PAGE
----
Good luck!
 

maplefemme

Brilliant_Rock
Joined
May 12, 2011
Messages
874
Hi there,

I train dogs in Search & Rescue and also Schutzhund, whilst very different from your needs; similar rules apply.
Please don't use a shock collar, it's not going to help, it'll cause your dog more anxiety.
Your DH not doing anything is a big problem. Can I ask why he doesn't do anything? Does he think the dog's behavior isn't a problem or..?
I ask, because it won't matter how much you or the best trainer trains your dog, if someone else in the house lets the dog away with bad behavior then you'll always have a problem, you all have to be consistent or it'll never change.
Both my dogs are very well trained but both very dominant breeds, so if someone came into my house and spent time with them without me, let them do whatever they wanted, they'd take full advantage of that person in no time.
I know it's hard to find a good trainer, but I'd really try to get some good referrals for one, I 2nd asking your vet.
Also, wherever you adopted him, they "should" have qualified trainers, I'd discuss with them your needs.
I'd really focus on getting DH on board with this as much as you are commited, and you clearly are which is great, but you need help, from DH first, then get a trainer.

I hope it all works out for you!
 

ChloeTheGreat

Brilliant_Rock
Joined
Dec 25, 2009
Messages
682
Sounds to me like Taz could also benefit from some activity outside of the house with all that jumping and excess energy. (Good long walks, playing fetch, a dog sport, etc.) Dogs tend to behave better when they're a little worn out and focus better.
I agree with other posters...please don't use the shock collar! Most dog people I know are against them; a few dog people I know use them and I disagree with their training techniques.
You and DH could start with a basic obedience class (such as the kind offered at your local pet supply store)...it will at least give you an idea of Taz's strengths and weaknesses. You should remind DH that being a dog ownership is a big commitment and you will all (including Taz) be happier with obedience in the mix.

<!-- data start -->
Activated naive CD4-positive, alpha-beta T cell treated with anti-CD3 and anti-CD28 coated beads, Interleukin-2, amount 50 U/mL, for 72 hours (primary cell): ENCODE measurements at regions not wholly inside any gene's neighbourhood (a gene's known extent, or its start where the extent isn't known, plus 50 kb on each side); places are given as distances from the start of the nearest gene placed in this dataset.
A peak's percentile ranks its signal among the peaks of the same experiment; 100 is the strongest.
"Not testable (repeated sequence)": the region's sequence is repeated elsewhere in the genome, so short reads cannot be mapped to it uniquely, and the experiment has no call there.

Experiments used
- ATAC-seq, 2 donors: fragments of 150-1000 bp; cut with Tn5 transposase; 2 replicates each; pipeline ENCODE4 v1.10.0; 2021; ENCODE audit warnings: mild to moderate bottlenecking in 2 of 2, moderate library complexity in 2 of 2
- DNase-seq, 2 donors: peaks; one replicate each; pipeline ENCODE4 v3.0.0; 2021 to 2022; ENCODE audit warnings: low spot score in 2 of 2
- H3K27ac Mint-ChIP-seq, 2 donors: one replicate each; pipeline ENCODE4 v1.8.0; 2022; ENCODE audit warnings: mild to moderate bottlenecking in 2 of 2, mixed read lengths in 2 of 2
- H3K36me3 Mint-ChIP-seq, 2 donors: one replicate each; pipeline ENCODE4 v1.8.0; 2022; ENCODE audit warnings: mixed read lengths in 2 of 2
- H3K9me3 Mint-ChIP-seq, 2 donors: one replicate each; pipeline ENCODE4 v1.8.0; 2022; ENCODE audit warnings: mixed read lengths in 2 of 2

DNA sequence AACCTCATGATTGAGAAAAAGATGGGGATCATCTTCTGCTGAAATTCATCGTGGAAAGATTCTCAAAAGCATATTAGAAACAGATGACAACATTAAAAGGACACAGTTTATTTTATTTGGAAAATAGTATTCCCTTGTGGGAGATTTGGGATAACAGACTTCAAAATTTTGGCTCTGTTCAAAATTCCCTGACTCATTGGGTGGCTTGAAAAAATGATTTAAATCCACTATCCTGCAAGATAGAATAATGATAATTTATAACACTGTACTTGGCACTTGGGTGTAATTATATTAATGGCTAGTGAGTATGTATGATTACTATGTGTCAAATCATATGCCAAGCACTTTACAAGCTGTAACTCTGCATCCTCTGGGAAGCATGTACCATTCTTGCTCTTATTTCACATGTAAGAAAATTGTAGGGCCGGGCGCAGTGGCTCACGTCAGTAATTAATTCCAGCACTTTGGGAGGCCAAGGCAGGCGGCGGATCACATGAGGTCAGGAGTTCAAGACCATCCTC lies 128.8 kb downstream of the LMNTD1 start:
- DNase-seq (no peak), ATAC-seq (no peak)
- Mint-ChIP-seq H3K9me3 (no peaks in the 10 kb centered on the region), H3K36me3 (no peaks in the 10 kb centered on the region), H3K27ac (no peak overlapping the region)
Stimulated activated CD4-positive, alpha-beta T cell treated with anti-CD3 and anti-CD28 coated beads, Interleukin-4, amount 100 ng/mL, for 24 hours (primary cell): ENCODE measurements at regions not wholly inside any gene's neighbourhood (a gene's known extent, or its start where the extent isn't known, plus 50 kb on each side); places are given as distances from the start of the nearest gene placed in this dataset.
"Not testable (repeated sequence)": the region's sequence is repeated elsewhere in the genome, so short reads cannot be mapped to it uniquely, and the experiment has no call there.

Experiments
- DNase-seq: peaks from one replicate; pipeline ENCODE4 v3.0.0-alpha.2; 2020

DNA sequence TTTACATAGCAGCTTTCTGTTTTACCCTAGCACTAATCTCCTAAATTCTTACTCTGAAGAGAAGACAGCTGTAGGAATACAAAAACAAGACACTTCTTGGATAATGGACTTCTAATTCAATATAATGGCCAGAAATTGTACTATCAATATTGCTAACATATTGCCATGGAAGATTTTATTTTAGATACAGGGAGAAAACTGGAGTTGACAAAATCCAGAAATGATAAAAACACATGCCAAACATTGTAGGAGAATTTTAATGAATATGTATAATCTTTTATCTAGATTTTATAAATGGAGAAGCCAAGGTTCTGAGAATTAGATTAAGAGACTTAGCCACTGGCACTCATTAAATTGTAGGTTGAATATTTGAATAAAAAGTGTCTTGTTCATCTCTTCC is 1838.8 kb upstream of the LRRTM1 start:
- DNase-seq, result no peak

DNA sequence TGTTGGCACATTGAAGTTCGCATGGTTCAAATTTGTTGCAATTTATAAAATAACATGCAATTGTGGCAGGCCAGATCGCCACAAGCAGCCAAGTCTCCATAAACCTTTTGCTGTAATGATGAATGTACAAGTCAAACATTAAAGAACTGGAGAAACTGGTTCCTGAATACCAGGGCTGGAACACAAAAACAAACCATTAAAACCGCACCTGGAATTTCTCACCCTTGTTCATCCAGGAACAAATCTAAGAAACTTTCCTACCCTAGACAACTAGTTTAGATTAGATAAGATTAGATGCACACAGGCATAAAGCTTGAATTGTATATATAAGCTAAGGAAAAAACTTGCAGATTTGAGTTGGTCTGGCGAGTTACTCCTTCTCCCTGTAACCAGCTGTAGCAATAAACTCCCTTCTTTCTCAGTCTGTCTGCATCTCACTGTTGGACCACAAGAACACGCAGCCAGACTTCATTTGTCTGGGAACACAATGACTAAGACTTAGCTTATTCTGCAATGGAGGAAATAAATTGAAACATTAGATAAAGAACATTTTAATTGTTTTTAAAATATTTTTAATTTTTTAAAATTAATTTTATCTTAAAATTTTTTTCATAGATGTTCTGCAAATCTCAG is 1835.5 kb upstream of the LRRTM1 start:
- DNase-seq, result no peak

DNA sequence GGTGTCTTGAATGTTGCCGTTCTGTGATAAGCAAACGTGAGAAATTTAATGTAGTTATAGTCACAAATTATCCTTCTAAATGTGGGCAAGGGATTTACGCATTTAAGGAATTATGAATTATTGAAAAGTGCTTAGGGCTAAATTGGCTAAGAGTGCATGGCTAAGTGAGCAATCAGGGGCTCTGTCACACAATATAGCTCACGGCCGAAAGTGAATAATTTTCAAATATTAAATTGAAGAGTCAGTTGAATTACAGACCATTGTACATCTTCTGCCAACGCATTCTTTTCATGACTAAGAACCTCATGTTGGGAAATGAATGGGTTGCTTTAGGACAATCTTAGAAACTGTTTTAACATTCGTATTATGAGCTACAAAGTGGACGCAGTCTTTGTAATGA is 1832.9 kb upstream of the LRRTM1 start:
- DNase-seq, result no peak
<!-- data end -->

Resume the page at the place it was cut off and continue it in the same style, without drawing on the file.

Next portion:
Hope you find an option that works best for all of you.
 

Miss Sparkly

Brilliant_Rock
Joined
Jan 2, 2010
Messages
1,664
maplefemme|1307239857|2938113 said:
Hi there,

I train dogs in Search & Rescue and also Schutzhund, whilst very different from your needs; similar rules apply.
Please don't use a shock collar, it's not going to help, it'll cause your dog more anxiety.
Your DH not doing anything is a big problem. Can I ask why he doesn't do anything? Does he think the dog's behavior isn't a problem or..?
I ask, because it won't matter how much you or the best trainer trains your dog, if someone else in the house lets the dog away with bad behavior then you'll always have a problem, you all have to be consistent or it'll never change.
Both my dogs are very well trained but both very dominant breeds, so if someone came into my house and spent time with them without me, let them do whatever they wanted, they'd take full advantage of that person in no time.
I know it's hard to find a good trainer, but I'd really try to get some good referrals for one, I 2nd asking your vet.
Also, wherever you adopted him, they "should" have qualified trainers, I'd discuss with them your needs.
I'd really focus on getting DH on board with this as much as you are commited, and you clearly are which is great, but you need help, from DH first, then get a trainer.

I hope it all works out for you!
Agreed. The difficult part really is DH. Taz still misbehaves around me but it isn't nearly as bad as around DH. For example, DH will get glued to the TV (as many guys do) and Taz can get right up in his lap and take food out of his had without him noticing. DH really is just oblivious to these things. Since the dogs are so tiny I usually open up the back door for them to run around in the yard. They don't fetch anything and don't play tug of war with me (when I grab the tug toy they let go first and give me the toy - good obedience but no play). We do try to socialize them at the dog park but Taz has zero interest in the other dogs :(

Maybe, if I use more positive reinforcement with DH it will be passed along to taz :idea: I'll try stating my appreciation for not letting Taz bounce instead of telling him to to allow Taz to bounce.

I did find one trainer who offers a lifetime membership to all of her classes for a one time fee of $500. Seemed very reasonable to me and would be a good way to keep up with the doggy and DH training :cheeky:
 

redfaerythinker

Brilliant_Rock
Joined
Jun 7, 2007
Messages
1,781